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Latino/a history


  • The Fantasy of Hispanic Heritage Month

    by Frank P. Barajas

    Conceived by a Congressman to honor the contributions of ethnic Mexicans to American society, Hispanic Heritage Month is based in a mythical Spanish past that obscures the indigenous history of the west and legitimates the succession of power from Iberian to Anglo elites. 



  • Why Democrats are Losing Texas Latinos

    A significant portion of Tejanos consider themselves white and many vote like Anglo Texans; their history shows the contingency of racial categories and the risk for Democrats of assuming demographics will substitute for political appeal. 



  • Review: Geraldo Cadava's "The Hispanic Republican"

    by Jerry González

    Historian Jerry González says that "The Hispanic Republican is a wake-up call for progressives, particularly white liberals, who uncritically believe that rising Latinx population numbers will naturally shift the political winds."



  • The Migration Crisis is a Gendered Violence Crisis

    by Laura Briggs and María Josefina Saldaña-Portillo

    Central American women are frequently pushed to migrate by the threat of sexual violence. American policy inflicts further gendered harm through family separation and border militarization. 


  • The Border Patrol Helped Create the "Browning" of America

    The family story of historian Mireya Loza and her father Pedro illustrates an irony of militarized border enforcement: Labor migrants who once contemplated returning to Mexico or Central America were forced to stay in the US and raise American families.



  • As Immigration Politics Changed, So Did "In the Heights"

    by A. K. Sandoval-Strausz

    The film release of Lin-Manuel Miranda's "In the Heights" reflects the way the show has evolved in response to the shifting politics of immigration and nativism in the United States. 



  • There’s No LGBTQ Pride Without Immigrants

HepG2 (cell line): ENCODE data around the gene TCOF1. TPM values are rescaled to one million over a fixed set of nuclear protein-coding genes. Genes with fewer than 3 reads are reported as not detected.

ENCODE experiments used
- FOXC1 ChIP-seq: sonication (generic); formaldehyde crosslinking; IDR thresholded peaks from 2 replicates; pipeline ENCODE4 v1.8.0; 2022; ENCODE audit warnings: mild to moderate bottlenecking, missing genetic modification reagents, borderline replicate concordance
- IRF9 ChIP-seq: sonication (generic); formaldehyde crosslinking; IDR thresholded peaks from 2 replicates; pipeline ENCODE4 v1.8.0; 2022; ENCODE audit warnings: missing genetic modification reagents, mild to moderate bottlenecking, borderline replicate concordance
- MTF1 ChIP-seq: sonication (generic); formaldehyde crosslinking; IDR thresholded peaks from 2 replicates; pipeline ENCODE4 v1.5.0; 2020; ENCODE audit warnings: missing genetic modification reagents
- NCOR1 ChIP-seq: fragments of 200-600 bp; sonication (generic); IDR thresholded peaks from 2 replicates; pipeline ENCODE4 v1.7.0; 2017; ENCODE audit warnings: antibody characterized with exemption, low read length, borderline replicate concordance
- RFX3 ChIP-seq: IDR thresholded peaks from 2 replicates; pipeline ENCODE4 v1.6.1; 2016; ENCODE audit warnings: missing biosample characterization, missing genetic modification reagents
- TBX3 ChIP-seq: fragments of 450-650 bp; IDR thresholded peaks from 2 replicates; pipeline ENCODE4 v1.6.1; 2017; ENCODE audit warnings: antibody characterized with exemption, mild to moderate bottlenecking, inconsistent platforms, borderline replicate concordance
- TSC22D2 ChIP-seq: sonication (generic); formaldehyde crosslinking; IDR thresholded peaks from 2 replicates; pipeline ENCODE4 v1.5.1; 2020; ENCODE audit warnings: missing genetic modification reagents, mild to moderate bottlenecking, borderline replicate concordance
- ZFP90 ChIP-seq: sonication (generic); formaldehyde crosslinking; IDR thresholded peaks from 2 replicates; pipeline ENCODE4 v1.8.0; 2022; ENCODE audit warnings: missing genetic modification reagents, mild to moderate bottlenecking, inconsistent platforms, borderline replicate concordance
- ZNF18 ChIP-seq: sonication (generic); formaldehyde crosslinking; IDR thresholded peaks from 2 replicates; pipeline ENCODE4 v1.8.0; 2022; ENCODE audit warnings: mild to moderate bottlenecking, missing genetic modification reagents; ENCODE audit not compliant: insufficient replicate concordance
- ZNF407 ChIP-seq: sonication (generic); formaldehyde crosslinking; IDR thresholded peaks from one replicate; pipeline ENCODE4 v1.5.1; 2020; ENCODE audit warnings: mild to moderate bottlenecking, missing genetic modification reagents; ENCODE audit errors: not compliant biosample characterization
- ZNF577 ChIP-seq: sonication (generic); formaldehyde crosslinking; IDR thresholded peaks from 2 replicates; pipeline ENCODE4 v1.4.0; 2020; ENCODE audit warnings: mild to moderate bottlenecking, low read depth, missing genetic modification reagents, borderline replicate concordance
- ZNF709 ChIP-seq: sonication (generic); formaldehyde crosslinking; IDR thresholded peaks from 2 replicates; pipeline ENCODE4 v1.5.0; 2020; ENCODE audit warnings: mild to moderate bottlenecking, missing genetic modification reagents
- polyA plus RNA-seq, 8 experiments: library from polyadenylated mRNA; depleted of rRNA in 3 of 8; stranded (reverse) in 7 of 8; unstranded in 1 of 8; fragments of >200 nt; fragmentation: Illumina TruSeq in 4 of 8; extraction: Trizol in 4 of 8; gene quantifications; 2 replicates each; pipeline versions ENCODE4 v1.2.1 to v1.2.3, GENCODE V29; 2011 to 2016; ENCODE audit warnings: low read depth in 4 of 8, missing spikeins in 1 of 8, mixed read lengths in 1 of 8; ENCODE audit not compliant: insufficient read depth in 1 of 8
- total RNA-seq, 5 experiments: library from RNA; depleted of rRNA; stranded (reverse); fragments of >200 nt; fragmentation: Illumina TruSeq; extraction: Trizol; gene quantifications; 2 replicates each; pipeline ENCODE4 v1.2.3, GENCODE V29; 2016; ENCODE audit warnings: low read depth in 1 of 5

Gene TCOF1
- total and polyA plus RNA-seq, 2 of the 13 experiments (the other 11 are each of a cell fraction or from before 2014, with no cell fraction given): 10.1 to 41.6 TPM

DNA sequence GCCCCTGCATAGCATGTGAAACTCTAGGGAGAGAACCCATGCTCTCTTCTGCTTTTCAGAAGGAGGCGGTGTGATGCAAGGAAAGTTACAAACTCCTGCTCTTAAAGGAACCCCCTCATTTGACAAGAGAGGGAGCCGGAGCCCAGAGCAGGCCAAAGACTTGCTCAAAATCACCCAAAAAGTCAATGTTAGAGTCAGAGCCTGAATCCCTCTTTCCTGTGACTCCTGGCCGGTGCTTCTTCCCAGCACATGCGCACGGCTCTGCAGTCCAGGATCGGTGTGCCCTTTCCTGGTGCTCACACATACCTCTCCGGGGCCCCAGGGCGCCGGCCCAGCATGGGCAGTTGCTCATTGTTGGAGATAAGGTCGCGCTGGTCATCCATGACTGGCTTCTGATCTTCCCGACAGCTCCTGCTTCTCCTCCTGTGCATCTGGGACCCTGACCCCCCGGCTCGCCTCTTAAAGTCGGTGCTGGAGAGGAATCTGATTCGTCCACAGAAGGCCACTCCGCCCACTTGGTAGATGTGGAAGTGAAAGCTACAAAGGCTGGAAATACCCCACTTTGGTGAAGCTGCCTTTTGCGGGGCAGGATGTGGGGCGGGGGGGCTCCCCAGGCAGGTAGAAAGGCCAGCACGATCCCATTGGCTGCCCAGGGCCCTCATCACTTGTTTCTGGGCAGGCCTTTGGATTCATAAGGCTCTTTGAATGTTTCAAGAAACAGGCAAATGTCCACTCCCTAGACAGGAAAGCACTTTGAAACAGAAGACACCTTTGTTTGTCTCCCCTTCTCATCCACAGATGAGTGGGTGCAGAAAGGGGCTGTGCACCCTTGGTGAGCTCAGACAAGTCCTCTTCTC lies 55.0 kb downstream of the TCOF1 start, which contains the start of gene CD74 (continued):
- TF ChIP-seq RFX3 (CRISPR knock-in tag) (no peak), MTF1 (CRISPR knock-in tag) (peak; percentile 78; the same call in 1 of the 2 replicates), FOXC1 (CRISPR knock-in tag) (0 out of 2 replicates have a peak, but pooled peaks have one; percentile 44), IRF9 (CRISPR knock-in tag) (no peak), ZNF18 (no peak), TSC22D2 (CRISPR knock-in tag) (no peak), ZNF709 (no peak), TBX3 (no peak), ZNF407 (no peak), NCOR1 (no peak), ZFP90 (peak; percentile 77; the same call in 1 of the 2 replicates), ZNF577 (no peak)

by Julio Capó, Jr.

    Today's LGBTQ movement must recall its roots in the defense of marginalized groups against state power. Today, LGBTQ immigrants including the undocumented are among the most vulnerable. 



  • Thirty Years after Mount Pleasant Erupted, a Push for Better Treatment Persists

    by Mike Amezcua

    Central American refugees living in Washington's Mount Pleasant neighborhood had fled US-backed repression but found harsh treatment by immigration authorities and local police. In 1991 frustration erupted. Today, the unrest still raises questions about citizenship and belonging. 



  • A Path to Citizenship for 11 Million Immigrants is a No-Brainer

    by A. K. Sandoval-Strausz

    The 1986 Immigration Reform and Control Act showed the effectiveness of a large-scale amnesty for undocumented immigrants and reflected a reasonable and pragmatic approach to normalizing the status of immigrants as workers and community members. It should be remembered as a success and a model. 



  • My Brother’s Keeper

    by Ada Ferrer

    Historian Ada Ferrer offers her own family history of separation and reunification around the Cuban revolution. 



  • Reintroducing Sonia Sotomayor

    by Irin Carmon

    After nearly 12 years since her appointment to the Supreme Court, writer Irin Carmon reviews Sonia Sotomayor's role on a changing court and the media outrage over her suggestion that purely color-blind justice is an illusion.